UNIST professor honored as ACM Distinguished Member
Sam H. Noh, Professor and Dean of Electrical and Computer Engineering at UNIST, has been honored as a Distinguished Member of the Association for Computing Machinery (ACM) in recognition of his individual contributions to advancing the field of computing. Among the 43 professionals named to the 2017 cohort, Professor Noh is the only Korean.
ACM, the Association for Computing Machinery, is the world's largest educational and scientific computing society. Initiated in 2006, the ACM Distinguished Member Recognition Program annually recognizes up to 10% of its worldwide top members with at least 15 years of professional experience who have made significant accomplishments or impact on the computing field.
As noted by ACM President Vicki L. Hanson, "Computing technology is becoming an increasingly dominant force in our daily lives and is transforming society at every level." She adds, "In naming a new roster of Distinguished Members each year, ACM underscores that the innovations which improve our lives do not come about by accident, but rather are the result of the hard work, inspiration and creativity of leading professionals in the field."
Professor Sam H. Noh is a prominent scientist in system software and data storage technology. Besides being appointed as Editor-in-Chief of the ACM Transaction of Storage (ToS) in 2016, he has been contributing greatly to the academic vitality of the computing field.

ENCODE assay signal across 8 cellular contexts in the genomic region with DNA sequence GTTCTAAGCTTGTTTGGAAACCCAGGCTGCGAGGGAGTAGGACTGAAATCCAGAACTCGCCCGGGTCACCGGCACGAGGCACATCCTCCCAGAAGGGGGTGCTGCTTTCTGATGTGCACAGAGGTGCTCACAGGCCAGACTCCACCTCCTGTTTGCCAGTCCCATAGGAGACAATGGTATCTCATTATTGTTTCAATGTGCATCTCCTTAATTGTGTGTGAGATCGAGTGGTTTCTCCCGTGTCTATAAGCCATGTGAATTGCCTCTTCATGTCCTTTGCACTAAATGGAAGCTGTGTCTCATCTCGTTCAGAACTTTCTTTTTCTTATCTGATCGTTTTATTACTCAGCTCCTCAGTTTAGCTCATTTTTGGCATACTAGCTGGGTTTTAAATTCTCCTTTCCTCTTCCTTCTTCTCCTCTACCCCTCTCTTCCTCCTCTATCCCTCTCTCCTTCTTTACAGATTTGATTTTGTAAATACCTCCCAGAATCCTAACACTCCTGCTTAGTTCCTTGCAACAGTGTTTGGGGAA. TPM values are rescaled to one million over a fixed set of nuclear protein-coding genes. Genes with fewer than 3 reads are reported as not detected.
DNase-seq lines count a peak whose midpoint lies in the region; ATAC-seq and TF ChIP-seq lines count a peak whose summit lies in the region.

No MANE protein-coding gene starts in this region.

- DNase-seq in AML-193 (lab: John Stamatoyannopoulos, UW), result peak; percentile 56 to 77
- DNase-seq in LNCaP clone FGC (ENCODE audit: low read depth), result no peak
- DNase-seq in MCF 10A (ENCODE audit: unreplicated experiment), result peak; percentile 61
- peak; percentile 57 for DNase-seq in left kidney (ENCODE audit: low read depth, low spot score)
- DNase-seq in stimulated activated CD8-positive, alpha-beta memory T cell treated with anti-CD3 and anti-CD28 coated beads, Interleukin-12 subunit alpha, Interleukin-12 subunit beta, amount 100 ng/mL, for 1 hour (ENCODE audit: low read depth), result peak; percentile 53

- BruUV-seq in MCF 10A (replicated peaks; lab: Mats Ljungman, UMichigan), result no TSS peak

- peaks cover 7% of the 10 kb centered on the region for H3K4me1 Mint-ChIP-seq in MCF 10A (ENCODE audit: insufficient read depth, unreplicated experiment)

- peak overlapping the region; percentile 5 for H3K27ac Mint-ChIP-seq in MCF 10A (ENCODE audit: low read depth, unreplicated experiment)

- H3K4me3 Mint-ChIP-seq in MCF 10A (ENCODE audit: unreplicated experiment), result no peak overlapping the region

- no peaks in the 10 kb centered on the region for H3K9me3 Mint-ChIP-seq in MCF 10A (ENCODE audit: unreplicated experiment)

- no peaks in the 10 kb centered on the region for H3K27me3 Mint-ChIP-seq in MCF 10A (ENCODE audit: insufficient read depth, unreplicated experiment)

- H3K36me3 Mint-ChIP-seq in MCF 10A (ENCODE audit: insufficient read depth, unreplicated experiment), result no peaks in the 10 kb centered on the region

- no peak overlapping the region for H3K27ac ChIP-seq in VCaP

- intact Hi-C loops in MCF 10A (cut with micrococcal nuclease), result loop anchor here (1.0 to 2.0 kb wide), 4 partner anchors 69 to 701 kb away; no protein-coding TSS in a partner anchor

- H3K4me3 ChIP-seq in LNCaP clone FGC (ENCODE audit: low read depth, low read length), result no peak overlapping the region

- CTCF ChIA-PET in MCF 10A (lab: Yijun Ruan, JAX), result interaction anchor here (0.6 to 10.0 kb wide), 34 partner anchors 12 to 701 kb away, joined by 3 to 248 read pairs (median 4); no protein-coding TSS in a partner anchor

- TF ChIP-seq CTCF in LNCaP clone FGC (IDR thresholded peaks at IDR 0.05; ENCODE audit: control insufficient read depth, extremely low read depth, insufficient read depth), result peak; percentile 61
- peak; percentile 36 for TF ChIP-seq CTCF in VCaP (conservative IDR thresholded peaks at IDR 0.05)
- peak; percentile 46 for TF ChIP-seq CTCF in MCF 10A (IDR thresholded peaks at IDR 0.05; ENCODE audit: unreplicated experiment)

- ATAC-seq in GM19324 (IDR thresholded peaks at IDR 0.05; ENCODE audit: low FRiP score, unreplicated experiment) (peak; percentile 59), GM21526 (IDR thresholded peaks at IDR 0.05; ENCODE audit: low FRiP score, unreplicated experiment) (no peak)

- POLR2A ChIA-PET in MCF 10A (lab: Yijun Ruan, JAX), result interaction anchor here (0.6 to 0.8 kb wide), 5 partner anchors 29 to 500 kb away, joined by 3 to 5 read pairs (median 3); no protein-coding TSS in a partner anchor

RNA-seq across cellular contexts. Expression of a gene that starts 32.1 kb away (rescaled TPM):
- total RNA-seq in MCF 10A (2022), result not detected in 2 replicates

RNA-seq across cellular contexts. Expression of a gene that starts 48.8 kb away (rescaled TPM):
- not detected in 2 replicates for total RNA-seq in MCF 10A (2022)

"I am extremely happy to be selected by ACM for this great honor that recognizes my contributions to the field of computing," says Professor Noh. "Receiving this recognition is a great honor, as this is a very rare case for a Korean to be named as ACM Fellows or ACM Distinguished Members."
Professor Noh received the B.S. degree in computer engineering from Seoul National University and the Ph.D. degree in computer science from University of Maryland. He joined the School of Electrical and Computer Engineering at UNIST in 2015. Prior to joining UNIST, Professor Noh worked at George Washington University and Hongik University for the last 22 years. He currently serves as the Dean of Electrical and Computer Engineering at UNIST. His research interests include operating system issues pertaining to embedded/computer systems with a focus on the use of new memory technologies, such as flash memory and persistent memory.